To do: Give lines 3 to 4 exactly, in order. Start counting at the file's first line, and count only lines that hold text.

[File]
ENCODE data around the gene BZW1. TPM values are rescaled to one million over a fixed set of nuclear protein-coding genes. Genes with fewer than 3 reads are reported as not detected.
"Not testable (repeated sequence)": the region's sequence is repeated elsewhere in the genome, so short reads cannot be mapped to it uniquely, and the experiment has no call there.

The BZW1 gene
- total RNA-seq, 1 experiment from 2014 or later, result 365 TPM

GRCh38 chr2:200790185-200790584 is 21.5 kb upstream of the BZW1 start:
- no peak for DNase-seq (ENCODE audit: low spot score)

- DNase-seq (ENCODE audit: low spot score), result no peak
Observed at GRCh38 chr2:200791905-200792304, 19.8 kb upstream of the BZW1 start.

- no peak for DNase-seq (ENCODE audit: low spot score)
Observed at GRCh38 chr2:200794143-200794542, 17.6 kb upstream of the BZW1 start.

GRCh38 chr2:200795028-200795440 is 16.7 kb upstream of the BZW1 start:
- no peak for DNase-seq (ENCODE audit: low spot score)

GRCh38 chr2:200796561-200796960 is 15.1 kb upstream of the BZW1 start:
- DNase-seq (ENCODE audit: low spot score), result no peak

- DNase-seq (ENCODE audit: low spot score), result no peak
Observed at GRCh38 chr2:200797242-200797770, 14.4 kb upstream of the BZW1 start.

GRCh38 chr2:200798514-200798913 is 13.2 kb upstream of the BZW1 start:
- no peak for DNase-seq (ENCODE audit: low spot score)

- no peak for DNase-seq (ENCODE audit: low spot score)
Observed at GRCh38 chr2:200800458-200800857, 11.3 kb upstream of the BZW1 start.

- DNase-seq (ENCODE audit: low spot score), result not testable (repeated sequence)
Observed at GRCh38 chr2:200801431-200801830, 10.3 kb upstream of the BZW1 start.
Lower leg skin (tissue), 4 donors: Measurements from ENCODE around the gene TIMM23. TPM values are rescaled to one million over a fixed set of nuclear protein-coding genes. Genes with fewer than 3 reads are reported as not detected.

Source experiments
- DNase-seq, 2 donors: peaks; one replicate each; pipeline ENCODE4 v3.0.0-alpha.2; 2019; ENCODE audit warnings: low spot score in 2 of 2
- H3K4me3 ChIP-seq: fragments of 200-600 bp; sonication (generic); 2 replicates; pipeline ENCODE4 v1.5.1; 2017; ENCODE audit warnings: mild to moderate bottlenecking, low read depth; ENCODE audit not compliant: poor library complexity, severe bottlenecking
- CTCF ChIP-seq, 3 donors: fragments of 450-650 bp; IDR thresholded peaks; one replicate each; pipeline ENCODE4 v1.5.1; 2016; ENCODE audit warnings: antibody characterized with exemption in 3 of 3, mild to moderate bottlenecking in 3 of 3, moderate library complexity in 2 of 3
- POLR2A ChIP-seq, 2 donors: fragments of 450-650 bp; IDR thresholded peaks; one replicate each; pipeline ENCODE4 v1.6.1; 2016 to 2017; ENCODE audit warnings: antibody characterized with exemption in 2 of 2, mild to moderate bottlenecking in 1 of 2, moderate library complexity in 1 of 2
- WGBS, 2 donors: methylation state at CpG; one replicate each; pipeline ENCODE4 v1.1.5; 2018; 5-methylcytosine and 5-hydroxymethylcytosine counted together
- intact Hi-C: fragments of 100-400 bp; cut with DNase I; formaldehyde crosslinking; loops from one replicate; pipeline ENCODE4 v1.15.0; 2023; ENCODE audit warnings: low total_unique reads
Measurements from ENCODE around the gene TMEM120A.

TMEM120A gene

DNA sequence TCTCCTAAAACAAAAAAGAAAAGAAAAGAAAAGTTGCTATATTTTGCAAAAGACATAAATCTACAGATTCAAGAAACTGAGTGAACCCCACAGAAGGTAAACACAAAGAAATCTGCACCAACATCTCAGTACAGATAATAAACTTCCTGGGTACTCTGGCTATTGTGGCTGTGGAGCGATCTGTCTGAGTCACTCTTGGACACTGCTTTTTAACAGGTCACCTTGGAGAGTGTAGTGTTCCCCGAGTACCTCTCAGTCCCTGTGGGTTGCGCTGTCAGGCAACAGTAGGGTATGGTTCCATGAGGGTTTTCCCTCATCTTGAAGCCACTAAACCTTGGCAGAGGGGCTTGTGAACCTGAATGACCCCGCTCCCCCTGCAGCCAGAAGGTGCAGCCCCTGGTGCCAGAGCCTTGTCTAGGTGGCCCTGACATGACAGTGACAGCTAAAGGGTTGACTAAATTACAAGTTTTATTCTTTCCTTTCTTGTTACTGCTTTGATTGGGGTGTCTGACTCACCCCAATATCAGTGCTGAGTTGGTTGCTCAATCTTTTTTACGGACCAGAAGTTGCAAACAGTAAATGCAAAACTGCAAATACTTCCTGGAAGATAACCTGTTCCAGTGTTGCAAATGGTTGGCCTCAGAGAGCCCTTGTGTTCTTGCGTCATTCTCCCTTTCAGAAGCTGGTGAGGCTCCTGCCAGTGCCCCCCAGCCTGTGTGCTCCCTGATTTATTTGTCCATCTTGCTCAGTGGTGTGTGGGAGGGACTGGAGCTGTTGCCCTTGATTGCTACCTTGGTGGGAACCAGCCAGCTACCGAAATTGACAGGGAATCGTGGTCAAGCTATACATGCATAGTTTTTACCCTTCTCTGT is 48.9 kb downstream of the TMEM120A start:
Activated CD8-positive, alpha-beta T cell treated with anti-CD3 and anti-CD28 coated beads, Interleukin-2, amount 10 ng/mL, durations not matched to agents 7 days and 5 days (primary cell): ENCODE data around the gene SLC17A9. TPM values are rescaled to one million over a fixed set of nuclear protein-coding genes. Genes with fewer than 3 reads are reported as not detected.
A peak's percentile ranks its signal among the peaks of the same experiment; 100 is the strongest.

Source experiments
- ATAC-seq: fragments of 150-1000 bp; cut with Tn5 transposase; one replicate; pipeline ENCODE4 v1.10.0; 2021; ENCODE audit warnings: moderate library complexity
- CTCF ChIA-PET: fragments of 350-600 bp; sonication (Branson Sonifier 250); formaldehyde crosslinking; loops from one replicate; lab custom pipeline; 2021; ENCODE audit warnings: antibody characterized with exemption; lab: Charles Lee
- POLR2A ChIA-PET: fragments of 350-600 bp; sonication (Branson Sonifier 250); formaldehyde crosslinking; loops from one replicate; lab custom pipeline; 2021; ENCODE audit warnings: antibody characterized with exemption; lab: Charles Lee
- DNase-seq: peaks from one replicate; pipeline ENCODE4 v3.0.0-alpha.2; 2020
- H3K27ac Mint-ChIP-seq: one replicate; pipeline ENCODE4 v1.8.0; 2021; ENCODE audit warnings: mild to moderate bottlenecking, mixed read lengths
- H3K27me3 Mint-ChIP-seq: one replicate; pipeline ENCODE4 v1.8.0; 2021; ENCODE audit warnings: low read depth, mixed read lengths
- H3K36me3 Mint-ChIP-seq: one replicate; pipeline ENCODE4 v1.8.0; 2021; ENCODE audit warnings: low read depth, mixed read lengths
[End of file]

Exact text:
The BZW1 gene
- total RNA-seq, 1 experiment from 2014 or later, result 365 TPM